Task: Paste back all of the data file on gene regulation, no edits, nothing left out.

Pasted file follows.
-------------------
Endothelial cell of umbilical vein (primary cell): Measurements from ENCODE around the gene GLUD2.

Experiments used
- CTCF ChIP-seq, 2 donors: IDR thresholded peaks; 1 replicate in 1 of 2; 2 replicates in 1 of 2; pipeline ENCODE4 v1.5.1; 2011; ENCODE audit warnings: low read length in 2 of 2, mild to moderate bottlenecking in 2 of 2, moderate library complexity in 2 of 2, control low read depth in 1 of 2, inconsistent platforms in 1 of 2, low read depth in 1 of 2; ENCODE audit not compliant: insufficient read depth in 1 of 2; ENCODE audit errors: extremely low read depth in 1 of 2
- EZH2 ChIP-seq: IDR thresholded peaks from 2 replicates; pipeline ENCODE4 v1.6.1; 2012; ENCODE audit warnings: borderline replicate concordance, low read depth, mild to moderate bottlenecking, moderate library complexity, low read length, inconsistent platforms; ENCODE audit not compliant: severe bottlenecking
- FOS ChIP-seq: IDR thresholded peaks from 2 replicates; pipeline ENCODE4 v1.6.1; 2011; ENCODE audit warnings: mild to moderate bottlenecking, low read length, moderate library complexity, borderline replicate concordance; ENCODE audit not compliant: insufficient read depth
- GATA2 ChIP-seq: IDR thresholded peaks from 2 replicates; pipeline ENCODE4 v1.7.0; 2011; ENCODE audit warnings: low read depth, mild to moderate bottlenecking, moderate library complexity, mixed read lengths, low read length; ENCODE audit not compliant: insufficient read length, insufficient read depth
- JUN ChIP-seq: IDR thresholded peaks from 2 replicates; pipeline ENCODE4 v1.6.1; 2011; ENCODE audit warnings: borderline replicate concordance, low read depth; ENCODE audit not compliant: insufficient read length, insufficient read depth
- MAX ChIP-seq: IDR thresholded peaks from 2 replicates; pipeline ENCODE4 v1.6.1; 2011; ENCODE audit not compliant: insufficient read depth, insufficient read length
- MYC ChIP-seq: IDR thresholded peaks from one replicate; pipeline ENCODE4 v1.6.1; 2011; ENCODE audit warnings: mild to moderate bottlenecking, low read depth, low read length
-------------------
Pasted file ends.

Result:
Endothelial cell of umbilical vein (primary cell): Measurements from ENCODE around the gene GLUD2.

Experiments used
- CTCF ChIP-seq, 2 donors: IDR thresholded peaks; 1 replicate in 1 of 2; 2 replicates in 1 of 2; pipeline ENCODE4 v1.5.1; 2011; ENCODE audit warnings: low read length in 2 of 2, mild to moderate bottlenecking in 2 of 2, moderate library complexity in 2 of 2, control low read depth in 1 of 2, inconsistent platforms in 1 of 2, low read depth in 1 of 2; ENCODE audit not compliant: insufficient read depth in 1 of 2; ENCODE audit errors: extremely low read depth in 1 of 2
- EZH2 ChIP-seq: IDR thresholded peaks from 2 replicates; pipeline ENCODE4 v1.6.1; 2012; ENCODE audit warnings: borderline replicate concordance, low read depth, mild to moderate bottlenecking, moderate library complexity, low read length, inconsistent platforms; ENCODE audit not compliant: severe bottlenecking
- FOS ChIP-seq: IDR thresholded peaks from 2 replicates; pipeline ENCODE4 v1.6.1; 2011; ENCODE audit warnings: mild to moderate bottlenecking, low read length, moderate library complexity, borderline replicate concordance; ENCODE audit not compliant: insufficient read depth
- GATA2 ChIP-seq: IDR thresholded peaks from 2 replicates; pipeline ENCODE4 v1.7.0; 2011; ENCODE audit warnings: low read depth, mild to moderate bottlenecking, moderate library complexity, mixed read lengths, low read length; ENCODE audit not compliant: insufficient read length, insufficient read depth
- JUN ChIP-seq: IDR thresholded peaks from 2 replicates; pipeline ENCODE4 v1.6.1; 2011; ENCODE audit warnings: borderline replicate concordance, low read depth; ENCODE audit not compliant: insufficient read length, insufficient read depth
- MAX ChIP-seq: IDR thresholded peaks from 2 replicates; pipeline ENCODE4 v1.6.1; 2011; ENCODE audit not compliant: insufficient read depth, insufficient read length
- MYC ChIP-seq: IDR thresholded peaks from one replicate; pipeline ENCODE4 v1.6.1; 2011; ENCODE audit warnings: mild to moderate bottlenecking, low read depth, low read length